On June 11, Cincinnati-based Federated Department Stores signed a definitive agreement to sell low-end general merchandise catalog Fingerhut to FAC Acquisitions, a firm led by Ted Deikel and Thomas Petters.
Deikel is no stranger to Fingerhut. He was its chairman from 1990 to 1999. Petters heads up Eden Prairie, MN-based wholesaler RedtagBiz and operates discount online shopping club BoomBuy.
FAC is acquiring Fingerhut’s name; mailing list; Website; existing inventory; Minnetonka, MN, headquarters; distribution centers in St. Cloud, MN, and Piney Flats, TN; and data center in Plymouth, MN.
Although terms of the deal weren’t disclosed, the St. Paul Pioneer Press estimated the transaction price to be less than $500 million. That’s because the sale excludes Fingerhut’s accounts receivables, which are worth about $1 billion. The sale also doesn’t include Fingerhut’s subsidiary catalogs, such as food title Figi’s and apparel books Arizona Mail Order, Lew Magram, Bedford Fair, and Brownstone Studio. Federated also has those titles on the selling block, but it plans to continue operating them until it finds a buyer or buyers.
Deikel and Petters plan to integrate RedtagBiz and BoomBuy with Fingerhut “to make use of some of the Fingerhut assets,” says RedtagBiz spokesperson Mary Pernula — in particular, Fingerhut’s warehouses.
As for the catalog…
The new owners are evaluating the viability of the Fingerhut catalog itself. “We can’t just reopen the doors and expect the business to be at the level it once was,” Pernula says.
Federated put the Fingerhut book in a wind-down phase in January, when it announced its intention to unload the company. As a result, the names on its house file has not been contacted in at least five months. “We have to do our homework here, but at the same time we have to move very quickly” in deciding the Fingerhut catalog’s fate, Pernula says.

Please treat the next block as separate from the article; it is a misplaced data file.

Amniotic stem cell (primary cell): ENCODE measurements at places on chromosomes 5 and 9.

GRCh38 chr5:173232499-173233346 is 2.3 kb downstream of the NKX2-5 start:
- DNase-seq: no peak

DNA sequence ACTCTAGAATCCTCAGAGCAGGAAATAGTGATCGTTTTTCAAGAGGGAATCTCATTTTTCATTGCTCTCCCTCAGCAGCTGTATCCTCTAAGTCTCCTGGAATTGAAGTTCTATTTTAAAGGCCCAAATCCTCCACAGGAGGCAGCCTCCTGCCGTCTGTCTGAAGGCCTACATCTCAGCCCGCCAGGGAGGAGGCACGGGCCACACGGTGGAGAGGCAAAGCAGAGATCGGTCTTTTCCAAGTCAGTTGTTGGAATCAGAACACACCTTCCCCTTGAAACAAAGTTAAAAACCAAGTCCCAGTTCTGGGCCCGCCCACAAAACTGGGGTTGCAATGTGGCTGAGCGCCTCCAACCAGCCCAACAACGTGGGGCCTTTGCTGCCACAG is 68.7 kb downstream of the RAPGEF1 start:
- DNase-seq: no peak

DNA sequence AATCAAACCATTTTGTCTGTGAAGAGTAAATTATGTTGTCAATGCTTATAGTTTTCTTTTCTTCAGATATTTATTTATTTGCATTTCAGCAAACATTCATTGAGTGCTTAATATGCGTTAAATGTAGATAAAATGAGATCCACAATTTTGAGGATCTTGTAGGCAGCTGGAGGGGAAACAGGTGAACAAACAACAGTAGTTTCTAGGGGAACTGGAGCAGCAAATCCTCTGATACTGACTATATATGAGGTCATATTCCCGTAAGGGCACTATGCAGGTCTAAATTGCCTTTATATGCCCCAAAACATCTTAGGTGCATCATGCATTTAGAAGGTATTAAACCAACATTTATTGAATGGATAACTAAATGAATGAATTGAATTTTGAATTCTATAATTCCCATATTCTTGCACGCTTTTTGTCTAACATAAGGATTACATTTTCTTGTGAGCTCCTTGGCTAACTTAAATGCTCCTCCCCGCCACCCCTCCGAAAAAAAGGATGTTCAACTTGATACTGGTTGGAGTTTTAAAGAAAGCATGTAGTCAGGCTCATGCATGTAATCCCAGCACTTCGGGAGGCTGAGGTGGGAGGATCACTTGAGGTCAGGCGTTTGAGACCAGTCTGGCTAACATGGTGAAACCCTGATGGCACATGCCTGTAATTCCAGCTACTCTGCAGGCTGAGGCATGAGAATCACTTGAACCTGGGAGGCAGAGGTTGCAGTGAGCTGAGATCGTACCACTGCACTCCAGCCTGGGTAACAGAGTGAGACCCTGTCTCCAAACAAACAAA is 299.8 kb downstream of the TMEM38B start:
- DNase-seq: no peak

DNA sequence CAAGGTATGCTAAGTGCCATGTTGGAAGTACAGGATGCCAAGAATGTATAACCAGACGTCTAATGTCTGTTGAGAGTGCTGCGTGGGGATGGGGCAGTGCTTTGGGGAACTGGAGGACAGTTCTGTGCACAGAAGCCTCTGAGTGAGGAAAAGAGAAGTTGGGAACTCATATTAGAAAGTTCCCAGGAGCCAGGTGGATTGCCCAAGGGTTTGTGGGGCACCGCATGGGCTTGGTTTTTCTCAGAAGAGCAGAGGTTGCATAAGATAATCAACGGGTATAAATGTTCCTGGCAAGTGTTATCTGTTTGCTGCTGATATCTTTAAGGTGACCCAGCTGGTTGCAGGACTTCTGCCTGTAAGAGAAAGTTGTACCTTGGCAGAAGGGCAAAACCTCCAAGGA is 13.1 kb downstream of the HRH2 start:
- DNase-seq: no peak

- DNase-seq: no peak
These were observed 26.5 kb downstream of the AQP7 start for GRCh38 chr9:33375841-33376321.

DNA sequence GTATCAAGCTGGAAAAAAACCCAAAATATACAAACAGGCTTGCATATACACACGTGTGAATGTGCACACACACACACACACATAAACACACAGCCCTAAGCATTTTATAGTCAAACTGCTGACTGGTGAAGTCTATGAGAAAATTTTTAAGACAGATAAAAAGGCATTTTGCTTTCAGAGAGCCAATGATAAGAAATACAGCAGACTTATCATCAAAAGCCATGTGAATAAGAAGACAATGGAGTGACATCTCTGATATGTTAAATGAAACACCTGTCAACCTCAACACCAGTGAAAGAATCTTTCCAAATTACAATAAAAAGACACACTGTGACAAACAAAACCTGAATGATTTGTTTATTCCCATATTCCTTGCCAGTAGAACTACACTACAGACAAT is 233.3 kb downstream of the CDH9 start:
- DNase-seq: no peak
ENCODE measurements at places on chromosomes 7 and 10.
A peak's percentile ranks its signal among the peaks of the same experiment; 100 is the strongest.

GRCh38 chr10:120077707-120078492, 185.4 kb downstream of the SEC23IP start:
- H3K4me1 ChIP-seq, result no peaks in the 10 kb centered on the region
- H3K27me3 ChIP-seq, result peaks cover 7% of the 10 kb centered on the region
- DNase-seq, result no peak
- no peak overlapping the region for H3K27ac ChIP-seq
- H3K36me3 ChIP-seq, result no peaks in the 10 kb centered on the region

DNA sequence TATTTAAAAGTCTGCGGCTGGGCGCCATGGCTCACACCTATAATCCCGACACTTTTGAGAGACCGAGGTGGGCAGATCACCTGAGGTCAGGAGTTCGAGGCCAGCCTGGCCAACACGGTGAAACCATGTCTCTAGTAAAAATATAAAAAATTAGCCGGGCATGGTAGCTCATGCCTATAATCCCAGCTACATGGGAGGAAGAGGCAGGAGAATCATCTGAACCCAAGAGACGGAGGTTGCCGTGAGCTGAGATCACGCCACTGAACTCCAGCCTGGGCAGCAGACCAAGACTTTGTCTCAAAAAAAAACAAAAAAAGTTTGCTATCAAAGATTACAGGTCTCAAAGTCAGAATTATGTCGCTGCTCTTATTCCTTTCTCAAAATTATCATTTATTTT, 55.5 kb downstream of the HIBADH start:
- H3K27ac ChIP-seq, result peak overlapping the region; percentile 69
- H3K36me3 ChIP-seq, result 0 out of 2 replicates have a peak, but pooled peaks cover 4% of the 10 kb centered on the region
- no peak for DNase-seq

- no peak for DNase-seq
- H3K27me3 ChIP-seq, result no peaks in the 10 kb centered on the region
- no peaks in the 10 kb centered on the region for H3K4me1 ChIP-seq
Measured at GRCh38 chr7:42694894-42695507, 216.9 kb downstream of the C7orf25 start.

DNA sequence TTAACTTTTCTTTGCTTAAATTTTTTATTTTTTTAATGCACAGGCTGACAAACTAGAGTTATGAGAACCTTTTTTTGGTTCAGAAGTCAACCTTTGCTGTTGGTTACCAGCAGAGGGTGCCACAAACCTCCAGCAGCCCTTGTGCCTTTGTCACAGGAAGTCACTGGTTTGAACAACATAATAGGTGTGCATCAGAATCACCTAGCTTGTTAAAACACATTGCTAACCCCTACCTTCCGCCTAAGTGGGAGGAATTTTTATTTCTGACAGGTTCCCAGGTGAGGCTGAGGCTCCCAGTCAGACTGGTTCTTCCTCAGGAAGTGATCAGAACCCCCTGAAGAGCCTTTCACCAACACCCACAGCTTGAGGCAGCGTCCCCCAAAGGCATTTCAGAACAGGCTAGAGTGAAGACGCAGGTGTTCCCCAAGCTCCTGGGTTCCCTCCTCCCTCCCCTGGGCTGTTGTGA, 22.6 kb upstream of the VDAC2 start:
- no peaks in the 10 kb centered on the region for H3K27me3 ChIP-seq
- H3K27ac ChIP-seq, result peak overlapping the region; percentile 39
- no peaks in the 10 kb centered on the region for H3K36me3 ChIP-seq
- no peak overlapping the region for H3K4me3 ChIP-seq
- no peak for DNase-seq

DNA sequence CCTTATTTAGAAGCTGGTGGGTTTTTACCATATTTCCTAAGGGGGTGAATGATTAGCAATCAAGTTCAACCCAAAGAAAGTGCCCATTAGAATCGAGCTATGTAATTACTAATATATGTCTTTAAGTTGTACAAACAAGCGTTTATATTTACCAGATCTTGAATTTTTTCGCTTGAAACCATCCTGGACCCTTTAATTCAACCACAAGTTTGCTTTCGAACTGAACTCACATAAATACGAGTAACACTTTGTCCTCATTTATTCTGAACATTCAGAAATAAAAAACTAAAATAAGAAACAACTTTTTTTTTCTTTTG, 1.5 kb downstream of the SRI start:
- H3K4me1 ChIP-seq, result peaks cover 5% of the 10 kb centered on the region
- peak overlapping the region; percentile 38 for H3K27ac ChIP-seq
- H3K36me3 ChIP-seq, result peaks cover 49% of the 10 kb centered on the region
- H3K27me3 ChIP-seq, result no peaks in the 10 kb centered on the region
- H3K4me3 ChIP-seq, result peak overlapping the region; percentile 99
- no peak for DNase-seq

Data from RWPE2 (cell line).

If in fact Deikel and Petters plan to resuscitate the catalog, “they have to get the Fingerhut catalog back in the mail as soon as they can with a credible offer,” declares Jim Adams, managing director of Wellesley, MA-based investment bank Tulley & Holland. “There’s been a gap between the time the last book mailed, so it may have lost some credibility. I would also imagine that a file as large as Fingerhut could bring in some income for these guys. But a lot depends on how quickly they could get back in the mail.”
Several sources point out that in the past when catalogs have been killed by one owner only to be brought to life by another, the initial response to the new mailings was much lower than expected.
In almost every case, says a source who insisted on anonymity, as those companies went out of the mail and shut down, they disappointed some customers “who would get angry with them and not want to buy again — even if the new owners offered coupons or discounts off first purchases. That’s why it’s often tough to get things going again with a relaunch.”
New York-based catalog industry mergers and acquistions consultant Larry West believes that FAC should “shrink Fingerhut way down to a very small company.” That way, the new company could mail the best selects of Fingerhut’s house file above breakeven. “And I have to believe that even though the Fingerhut book has been out of the mail for a while, the very best repeat buyers will be mailable above breakeven again.”
A smaller catalog, West continues, “could be launched like a spin-off catalog. With such a massive database, one could argue that any mailing will be a lot like prospecting.” West also believes that FAC should consider specialty mailings, solo mailers, or Website offers touting the best-selling products from when Fingerhut was still active.
An earlier bid led by Peter Lytle to buy all of Fingerhut, including the subsidiary catalogs, fell through in May. More than half of Fingerhut’s 6,000 employees have been laid off since January. FAC’s goal is to rehire as many former Fingerhut staffers as possible, though Pernula won’t say how many.